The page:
I was surprised with Obie Olson’s complaint when he showed up at the newspaper office one day last week.
Wilson, a local senior who has been driving his scooter around the streets of Duncan and the Cowichan Valley for three years, had concerns around the safety of scooter drivers in the area.
But it wasn’t the car and truck drivers that scooters have to share the road with that bothered him; it was the driving habits of the other scooter drivers.
“I’ve seen a lot of near misses involving scooters,” he told me.
“It’s only a matter of time before something really serious happens here.”
In fact, unlike most other motorized vehicles on our roads, people don’t need to be licensed to drive a scooter, and the scooters themselves aren’t required to have safety features like lights and blinkers.
The only laws governing scooters are those set out for any pedestrian; which requires them to obey all traffic-controlled signs and use sidewalks as much as possible.
While no one I’ve talked to on the issue can recall any serious injuries or accidents involving scooters in the area, it strikes me how few laws there are to govern the use of one of the machines in the Valley.
I took to the streets of Duncan a while ago on a scooter with other able-bodied people who had been asked to feel what it was like to be disabled and attempting to get around on the streets and sidewalks in the community.
It was an eye-opening exercise for all of us, and I realized that there is a lot more expertise required to operate one of those things than is apparent to non-users.
They are faster than you think and can get away from you when not paying attention.
I found that out the hard way when I crashed into the back of another scooter while trying to cross a street when the crossing light was still green.
They can also be hard to manoeuvre, which can be trouble for the inexperienced.
There are also few things as frustrating and scary as trying to drive a scooter onto a curb after crossing a crosswalk.
The curbs are lowered on crosswalks to allow wheelchairs and scooters access onto the sidewalks, but it’s sometimes hard to get those front wheels over the lip of the curb, leaving you in front of a car while the vehicle has the green light to proceed.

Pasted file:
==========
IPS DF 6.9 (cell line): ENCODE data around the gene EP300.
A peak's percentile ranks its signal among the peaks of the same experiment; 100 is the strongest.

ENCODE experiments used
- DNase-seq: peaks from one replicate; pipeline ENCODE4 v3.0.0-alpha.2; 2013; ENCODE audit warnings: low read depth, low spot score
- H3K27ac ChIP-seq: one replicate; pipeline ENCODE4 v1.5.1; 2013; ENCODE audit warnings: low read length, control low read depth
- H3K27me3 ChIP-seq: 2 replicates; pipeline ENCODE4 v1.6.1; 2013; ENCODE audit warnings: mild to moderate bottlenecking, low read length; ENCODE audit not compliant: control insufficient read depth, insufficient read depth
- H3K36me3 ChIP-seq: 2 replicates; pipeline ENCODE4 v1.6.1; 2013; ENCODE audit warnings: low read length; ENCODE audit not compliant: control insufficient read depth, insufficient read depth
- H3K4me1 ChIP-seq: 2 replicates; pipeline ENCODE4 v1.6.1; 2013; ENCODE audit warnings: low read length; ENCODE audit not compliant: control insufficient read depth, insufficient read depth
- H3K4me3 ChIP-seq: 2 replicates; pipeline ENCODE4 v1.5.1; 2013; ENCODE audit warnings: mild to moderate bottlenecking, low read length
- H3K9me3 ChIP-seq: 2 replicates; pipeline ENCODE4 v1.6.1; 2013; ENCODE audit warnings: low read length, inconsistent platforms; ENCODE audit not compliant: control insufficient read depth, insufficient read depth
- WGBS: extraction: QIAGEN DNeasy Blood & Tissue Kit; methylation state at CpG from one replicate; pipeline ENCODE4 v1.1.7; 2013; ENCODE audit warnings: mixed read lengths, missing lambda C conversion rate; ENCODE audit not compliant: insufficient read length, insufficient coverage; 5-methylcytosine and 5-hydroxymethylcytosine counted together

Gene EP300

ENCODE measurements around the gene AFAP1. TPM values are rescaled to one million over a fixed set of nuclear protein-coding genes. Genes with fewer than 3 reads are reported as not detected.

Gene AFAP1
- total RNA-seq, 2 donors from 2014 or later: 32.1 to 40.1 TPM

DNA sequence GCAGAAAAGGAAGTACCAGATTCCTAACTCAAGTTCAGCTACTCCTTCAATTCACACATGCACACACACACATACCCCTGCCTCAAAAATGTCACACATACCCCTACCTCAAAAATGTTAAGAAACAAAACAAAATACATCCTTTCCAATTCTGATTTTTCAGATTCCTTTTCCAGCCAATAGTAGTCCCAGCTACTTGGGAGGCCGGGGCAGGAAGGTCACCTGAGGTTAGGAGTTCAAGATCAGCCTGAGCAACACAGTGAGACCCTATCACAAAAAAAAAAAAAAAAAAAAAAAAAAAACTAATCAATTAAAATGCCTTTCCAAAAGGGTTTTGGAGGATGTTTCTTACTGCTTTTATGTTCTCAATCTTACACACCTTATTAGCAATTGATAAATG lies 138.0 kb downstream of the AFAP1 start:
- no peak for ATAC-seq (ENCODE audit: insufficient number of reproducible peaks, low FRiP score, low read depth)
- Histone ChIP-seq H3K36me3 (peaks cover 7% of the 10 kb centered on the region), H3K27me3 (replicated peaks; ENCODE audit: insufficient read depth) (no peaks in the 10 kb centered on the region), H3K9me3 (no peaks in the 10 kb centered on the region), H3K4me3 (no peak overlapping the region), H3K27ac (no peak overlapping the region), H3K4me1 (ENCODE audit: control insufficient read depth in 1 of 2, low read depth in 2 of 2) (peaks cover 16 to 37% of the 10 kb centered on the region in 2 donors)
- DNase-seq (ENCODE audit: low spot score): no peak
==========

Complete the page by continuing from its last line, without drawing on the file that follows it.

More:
But all of these concerns stem largely from just not knowing what to do in certain situations, as opposed to there being any technical problems with the scooter itself.
That’s why it bothers me that scooter riders don’t require a licence or any kind of formal training to learn how to operate them safely.
The police urge new drivers to take their scooters to an abandoned parking lot or some other out-of-the-way place to learn how to ride them properly.
But there’s no official to confirm that the skills have been learned properly and the rider is considered capable of taking to the streets and sidewalks with other traffic and pedestrians.
Most of the scooter riders in this area are seniors with loved ones who worry about them, so it would be horrendous if something should happen to them on their scooters while doing their daily chores.
I don’t think scooters should be treated entirely like other vehicles on the road.
But, and I repeat, it would be a benefit for everybody if scooter riders were required to demonstrate that they can operate their machines with at least some proficiency before they are released on the streets.
Robert Barron is a reporter with the Cowichan Valley Citizen. He can be reached at Robert.Barron@cowichanvalleycitizen.com.